Is your cattle operation a business or just a really expensive hobby? This is the sometimes-difficult question ranchers must ask themselves as they evaluate the day-to-day operations of the family’s beef enterprise.
As you consider rising input costs, labor required, capital risk, debt load and hours spent on the business, your picture of the profits and losses becomes much clearer.
And with 80% of farm and ranch families relying on off-farm income to support the business, many operations would perhaps fall under the “hobby” category.
But wait, aren’t hobbies supposed to be fun? Ranching is hard labor, sacrifice, determination and grit!
Each year, we see more family farms and ranches go out of business. This is a harsh and oftentimes unforgiving industry where every dollar matters and every decision can be monumental for the sustainability of the operation.
Yet, the opportunities in agriculture are great, especially if you’re an early adapter to technological advances or you’re a fantastic marketer in selling your product direct to consumers or to your ranching peers.
So if you find yourself pondering whether your family’s ranch is a business or just a really time-consuming hobby, what are some tangible steps you can take today to move toward greater profitability and long-term success for the enterprise?
Dave Pratt of Ranch Management Consultants often addresses these topics in his training courses and on his blog. He recently wrote a post titled, “Professionalizing Your Ranch,” and it highlights some action items we can focus on to further the goals of the ranch business.
Pratt writes, “There are two types of athletes, professionals and amateurs. The professionals get paid to play. The amateurs have to pay to play. I look at ranches the same way. The professionals get paid to ranch. The amateurs subsidize their operations with unpaid family labor, off-farm income and inherited wealth.”
He says in order to professionalize the ranch, we must be results-oriented and work on structuring the enterprise to produce positive cash flow to make a real economic profit.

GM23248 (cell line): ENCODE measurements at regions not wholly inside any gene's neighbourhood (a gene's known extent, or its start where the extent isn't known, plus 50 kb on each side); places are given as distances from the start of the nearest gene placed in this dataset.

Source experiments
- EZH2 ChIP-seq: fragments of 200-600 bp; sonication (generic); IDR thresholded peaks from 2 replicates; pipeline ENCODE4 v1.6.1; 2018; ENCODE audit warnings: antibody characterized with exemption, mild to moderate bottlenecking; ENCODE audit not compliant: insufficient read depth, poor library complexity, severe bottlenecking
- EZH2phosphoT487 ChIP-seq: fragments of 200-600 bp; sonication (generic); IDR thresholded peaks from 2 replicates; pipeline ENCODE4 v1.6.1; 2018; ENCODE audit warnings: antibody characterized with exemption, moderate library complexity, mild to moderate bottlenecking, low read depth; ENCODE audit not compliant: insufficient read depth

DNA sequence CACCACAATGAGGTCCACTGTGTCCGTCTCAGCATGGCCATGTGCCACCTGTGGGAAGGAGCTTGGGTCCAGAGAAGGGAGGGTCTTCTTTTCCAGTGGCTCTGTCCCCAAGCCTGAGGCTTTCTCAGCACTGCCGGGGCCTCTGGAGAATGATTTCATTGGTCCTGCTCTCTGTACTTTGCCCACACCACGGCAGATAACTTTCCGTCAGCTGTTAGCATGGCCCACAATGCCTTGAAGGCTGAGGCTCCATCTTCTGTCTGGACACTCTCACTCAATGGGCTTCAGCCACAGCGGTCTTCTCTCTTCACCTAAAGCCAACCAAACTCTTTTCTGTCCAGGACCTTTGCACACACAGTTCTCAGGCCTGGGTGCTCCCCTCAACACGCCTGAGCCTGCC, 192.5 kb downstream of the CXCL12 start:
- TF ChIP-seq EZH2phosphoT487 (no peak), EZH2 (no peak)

What does that look like exactly? Well, consider Pratt’s side-by-side comparison of a professional ranch from an amateur one.
The amateurs, Pratt says, have no defined roles with zero documented performance targets. Meanwhile, the professionals have clearly defined roles and measurable performance targets.
The amateurs choose family members to be employees, without considering skillsets. Meanwhile, the professionals choose employees (or family members) who are the most competent for the job.
Amateurs pay family members less than they would if hiring someone else to do the work. At a professional ranch, everyone is compensated fairly for the work they do.
At the amateur ranch, communication is irregular and ineffective. At the professional ranch, processes are used to facilitate effective communication.
The amateurs rely heavily on off-farm subsidies to make ends meet (inherited wealth, free family labor and off-farm income), while the professionals are strategic in operating the ranch to produce positive cash flow and economic profit.
Finally, amateurs have no plans to manage the weather, price or people risks, while the professionals have plans in place to mitigate these risks.
I think no matter where we are in building our ranching enterprise, we can always polish our level of professionalism in how we operate. What can we do to increase income derived from the farm? How can we communicate more clearly with all parties involved? What are our goals for growth, and how will we measure our progress?
An internal evaluation of the ranch could move the operation from the hobby to the business category. And when we consider the buzzword “sustainability,” profitability should be at the top of the list; otherwise, we’ll all be out of business, and there’s nothing sustainable about that!
The opinions of Amanda Radke are not necessarily those of beefmagazine.com or Farm Progress.